Your car need to be a less than 8” long or less for the main body. You can design addition features like fenders, fines, and air foils that can be glued on later if you wish. The shape cannot be less that 3/8” thick between the front and rear of the car. The axles must be drilled 3/8” from the bottom of the body but can be placed any distance from the front or rear of the car.
Concept Sketch Dimensioned Drawing
4) Begin to shape your design with first a coarse profile then refine you design has you go. Make sure the corners are rounded. Try to keep each side symmetrical. This will help maintain good balance.
5) Your 3D model can be sanded and painted. Paint that does work is all purpose spray paint or acrylic. Be sure and apply a primer coat first. You can use shellac or clear coats to give your carC a shine.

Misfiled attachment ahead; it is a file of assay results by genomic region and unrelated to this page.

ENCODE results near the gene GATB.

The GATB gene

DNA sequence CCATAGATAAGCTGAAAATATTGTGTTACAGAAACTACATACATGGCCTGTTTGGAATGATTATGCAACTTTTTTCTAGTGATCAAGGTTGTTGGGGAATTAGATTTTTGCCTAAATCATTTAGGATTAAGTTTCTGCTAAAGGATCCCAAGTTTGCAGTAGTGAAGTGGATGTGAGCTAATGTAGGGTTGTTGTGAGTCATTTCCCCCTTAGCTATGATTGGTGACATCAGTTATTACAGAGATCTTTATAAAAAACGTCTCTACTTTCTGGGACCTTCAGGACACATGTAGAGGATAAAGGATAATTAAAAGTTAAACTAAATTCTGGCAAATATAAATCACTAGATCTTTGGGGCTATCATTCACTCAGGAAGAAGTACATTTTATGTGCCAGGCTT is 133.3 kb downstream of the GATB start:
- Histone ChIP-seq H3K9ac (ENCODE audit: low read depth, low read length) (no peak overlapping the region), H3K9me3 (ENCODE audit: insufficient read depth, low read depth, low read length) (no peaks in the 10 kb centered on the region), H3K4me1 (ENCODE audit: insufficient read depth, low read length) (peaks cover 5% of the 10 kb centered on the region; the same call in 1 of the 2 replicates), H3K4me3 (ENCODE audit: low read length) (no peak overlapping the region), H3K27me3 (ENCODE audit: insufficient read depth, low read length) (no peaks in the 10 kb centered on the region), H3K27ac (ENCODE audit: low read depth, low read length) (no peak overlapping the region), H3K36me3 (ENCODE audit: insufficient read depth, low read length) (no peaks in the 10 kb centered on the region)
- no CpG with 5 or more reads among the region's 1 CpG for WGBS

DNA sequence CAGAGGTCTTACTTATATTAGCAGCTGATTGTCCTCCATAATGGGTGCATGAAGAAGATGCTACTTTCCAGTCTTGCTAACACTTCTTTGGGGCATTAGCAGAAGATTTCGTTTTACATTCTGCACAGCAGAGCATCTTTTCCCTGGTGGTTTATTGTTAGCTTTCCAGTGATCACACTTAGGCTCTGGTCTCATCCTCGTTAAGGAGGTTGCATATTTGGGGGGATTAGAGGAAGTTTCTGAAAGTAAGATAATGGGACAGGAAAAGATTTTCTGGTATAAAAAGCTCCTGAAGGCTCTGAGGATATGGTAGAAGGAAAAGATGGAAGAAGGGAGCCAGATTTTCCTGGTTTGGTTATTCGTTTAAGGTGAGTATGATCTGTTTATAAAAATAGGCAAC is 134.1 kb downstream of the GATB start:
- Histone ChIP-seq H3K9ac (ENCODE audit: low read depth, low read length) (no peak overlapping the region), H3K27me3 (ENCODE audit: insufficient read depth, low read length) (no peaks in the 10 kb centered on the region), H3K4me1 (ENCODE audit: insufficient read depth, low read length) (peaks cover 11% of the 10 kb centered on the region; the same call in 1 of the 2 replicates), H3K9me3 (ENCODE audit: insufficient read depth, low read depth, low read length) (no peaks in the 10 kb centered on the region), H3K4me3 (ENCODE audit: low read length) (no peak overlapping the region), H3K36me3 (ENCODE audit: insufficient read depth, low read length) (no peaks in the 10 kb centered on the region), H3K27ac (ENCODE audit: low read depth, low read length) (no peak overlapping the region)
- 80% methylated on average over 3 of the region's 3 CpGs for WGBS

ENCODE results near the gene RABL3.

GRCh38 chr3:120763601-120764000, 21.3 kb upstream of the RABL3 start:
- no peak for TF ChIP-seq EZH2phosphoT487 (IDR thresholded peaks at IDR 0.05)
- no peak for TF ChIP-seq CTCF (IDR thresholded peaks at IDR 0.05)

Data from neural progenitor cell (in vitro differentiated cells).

6) Get all of the necessary parts together for car assembly (4 washers, straw, rear wheels, front wheels, axles, screw eyes).
7) Measure the straw & cut to length. The straw should not stick out from the sides of your car. Now insert the straws in the axle holes. (Axle hole should be 4mm or 0.15748 inches).
8) Put the axles into the straws in the axle holes.
9) Now put the washer on the axles and attach the wheels. Make sure there is not a lot of friction. The wheels should move freely.
10) Set you car on a desktop and locate the best spot for the screw eyes. They need to be located on the centerline of the bottom of your car and on the lowest points near the front and the back of your car. Twist in the screw eyes then place your car on the desktop again to see if they rub against the top. Twist them further in if they do. All four wheels should be touching your table.
Lubricants help to reduce the friction on the axles. Rub pencil lead (graphite) on your axles to help them turn with less friction. Sand down any burrs on the surface of your plastic wheels. (Do not use liquid lubricant).